Some conversations are easy to plan for. Take the cup of coffee you ordered this morning for example. Chances are it started with a reciprocal greeting and moved onto a request. Maybe there was a short back-and-forth hammering out small particulars (what size, do you need room for cream), followed by payment, and a quick exchange of thank yous and pleasantries.
Chatbots do especially well with normal interactions like that. But, what’s important to note here is that just because thousands of conversations might be about the same thing generally, the details, phrasing, and particulars will essentially never be identical. You might ask for the “biggest coffee you’ve got” while someone else will say “24 ounce” while the next guy in line will just say “extra large.” You might all want the same humongous coffee, but you’ve got your own way of asking for it.
For more nuanced conversations, the variations are manifold. So while you might know exactly the sorts of issues you need a chatbot to handle, the variations of those interactions are incredibly vast. How do you train a bot to handle discrete issues you can predict but language that you simply can’t?
Enter Yalo. Yalo is an innovative company who leverages partnerships with everyone from Facebook and Whatsapp to AWS and Appen to help companies build 1-on-1 personal relationships with their clients. They partnered with Aeromexico to build the first airline chatbot in the Americas to help Aeromexico better handle the massive amount of traffic and engagement they get on their Facebook page. As we mentioned, two of the central premises of chatbots are that they interact with customers where they already are (Facebook, in this instance) and they’re available 24/7. And when you’re dealing with a business that never sleeps like air travel, having accessible, accurate, always-available support goes a long way.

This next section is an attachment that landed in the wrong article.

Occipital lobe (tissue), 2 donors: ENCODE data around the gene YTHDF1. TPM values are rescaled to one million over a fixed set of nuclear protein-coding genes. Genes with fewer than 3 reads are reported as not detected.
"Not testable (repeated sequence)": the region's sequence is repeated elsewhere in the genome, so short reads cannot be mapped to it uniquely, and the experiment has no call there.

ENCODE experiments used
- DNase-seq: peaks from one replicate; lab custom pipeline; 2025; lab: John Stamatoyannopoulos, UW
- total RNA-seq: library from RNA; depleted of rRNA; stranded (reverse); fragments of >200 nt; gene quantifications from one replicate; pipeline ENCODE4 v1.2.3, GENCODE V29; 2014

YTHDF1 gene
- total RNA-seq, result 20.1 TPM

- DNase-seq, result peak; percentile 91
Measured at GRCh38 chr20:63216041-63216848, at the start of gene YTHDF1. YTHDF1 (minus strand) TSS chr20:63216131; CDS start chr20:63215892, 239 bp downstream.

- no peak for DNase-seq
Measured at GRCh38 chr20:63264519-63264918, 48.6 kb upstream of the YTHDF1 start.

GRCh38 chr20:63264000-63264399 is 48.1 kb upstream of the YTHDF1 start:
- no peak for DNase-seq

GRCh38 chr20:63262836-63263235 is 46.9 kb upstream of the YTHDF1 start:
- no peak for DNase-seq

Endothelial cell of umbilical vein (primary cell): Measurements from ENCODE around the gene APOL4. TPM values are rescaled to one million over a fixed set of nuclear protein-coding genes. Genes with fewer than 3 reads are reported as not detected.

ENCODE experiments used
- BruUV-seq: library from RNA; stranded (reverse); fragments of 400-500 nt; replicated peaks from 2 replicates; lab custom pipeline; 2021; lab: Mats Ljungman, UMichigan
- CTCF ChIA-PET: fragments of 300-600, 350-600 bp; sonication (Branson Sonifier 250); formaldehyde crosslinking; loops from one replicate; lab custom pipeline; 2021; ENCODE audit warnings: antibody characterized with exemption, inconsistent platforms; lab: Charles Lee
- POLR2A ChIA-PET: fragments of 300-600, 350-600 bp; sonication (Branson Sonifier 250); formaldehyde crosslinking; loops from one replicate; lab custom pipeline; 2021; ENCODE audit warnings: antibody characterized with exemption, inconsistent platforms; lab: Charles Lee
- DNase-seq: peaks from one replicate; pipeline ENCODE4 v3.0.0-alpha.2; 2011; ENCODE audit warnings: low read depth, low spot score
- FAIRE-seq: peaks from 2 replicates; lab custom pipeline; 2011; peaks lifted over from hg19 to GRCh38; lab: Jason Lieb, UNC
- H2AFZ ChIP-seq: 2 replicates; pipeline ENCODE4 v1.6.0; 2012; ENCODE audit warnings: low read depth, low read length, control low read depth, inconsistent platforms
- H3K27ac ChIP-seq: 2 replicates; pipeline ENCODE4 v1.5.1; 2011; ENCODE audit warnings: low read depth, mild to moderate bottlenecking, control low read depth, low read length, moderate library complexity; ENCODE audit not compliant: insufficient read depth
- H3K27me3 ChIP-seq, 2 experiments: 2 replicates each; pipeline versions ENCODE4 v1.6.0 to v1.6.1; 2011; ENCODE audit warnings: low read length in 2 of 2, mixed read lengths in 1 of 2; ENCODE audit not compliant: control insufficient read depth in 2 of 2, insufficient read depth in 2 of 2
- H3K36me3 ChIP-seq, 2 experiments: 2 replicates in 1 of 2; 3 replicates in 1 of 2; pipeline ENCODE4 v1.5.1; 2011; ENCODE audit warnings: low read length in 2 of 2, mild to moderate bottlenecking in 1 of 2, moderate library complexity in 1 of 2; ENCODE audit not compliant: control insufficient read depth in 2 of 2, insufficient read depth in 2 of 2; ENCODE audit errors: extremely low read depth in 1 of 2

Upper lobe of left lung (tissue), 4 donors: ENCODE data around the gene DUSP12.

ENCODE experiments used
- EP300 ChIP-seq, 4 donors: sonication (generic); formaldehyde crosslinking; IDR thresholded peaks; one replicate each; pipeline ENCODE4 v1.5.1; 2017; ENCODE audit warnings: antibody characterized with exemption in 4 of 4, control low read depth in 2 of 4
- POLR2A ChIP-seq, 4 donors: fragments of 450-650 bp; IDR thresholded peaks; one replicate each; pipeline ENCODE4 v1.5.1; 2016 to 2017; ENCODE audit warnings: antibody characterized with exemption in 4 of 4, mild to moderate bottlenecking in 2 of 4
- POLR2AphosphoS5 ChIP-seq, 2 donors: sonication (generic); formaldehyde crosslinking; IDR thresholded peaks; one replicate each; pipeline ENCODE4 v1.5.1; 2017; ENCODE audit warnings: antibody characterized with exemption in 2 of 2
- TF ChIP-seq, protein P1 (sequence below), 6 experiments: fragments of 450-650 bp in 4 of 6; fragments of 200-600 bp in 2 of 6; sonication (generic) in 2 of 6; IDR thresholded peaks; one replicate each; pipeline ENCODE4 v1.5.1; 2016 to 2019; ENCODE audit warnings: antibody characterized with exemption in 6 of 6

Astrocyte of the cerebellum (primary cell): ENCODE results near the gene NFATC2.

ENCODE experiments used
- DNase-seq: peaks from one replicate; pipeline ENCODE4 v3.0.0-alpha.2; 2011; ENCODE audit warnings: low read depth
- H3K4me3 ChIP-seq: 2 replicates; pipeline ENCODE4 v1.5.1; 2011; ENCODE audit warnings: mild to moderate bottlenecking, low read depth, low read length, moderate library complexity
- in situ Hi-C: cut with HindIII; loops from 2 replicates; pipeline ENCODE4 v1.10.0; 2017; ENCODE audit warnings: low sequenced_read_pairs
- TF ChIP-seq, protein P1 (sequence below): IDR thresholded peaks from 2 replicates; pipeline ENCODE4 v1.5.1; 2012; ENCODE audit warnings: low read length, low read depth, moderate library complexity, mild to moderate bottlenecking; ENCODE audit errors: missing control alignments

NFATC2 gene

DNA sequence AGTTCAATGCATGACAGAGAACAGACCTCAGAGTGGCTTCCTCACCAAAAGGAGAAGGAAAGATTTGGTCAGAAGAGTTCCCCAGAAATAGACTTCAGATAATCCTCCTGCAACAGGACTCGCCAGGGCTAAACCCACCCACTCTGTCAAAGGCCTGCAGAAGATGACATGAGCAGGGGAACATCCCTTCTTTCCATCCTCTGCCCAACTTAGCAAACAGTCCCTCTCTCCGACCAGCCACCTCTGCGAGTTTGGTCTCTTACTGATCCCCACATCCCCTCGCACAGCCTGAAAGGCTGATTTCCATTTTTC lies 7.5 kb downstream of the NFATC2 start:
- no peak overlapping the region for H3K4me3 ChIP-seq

Now, back to that point about nuance and variance: air travel is not a simple issue. Just booking a flight is a lot more complex than ordering a cup of coffee and, when you factor in how much more expensive and important air travel is, getting it right is incredibly important. There are thousands of variations here that require a bot to understand context, what airports are where, and what layovers are unreasonable.
And that’s just for bookings. Rescheduling, frequent flyer rewards, travel documentation, promotions, upgrades, amenities, seat changes, you name it: the list is long. Training a bot to handle all of this takes significant effort but doing it well can be a massive benefit for both the company and their customers. The company can farm out more subtle, difficult conversations to live reps who can best handle those requests while keeping their reps from spending time on rote requests a bot can handle in less time for less money. Customers, meanwhile, get faster service whenever they need it.
Yalo tapped us to help train this bot. They’re using our platform to pair customer questions (sometimes called “utterances”) with both broad categories and smart, distinct answers. These judgments are used to train and tune a chatbot so it can provide instant, intelligent replies to some of the most pressing issues travelers have.
Bots will change service organizations in the same way chat did, allowing for more efficient solutions to real world problems and consumers should expect to see more and more of these kind of implementations in the future. And the smart folks at Yalo understand both the legwork it takes to create a smart chatbot and the value in doing so, all while injecting those bots with the right sort of attitude and flair.
We’ll be talking a lot about bots in the next couple weeks, complete with a eBook about what we’ve learned about training, tuning, and testing them. So if you’re interested, stay tuned and visit this space in the coming month. The most important bit?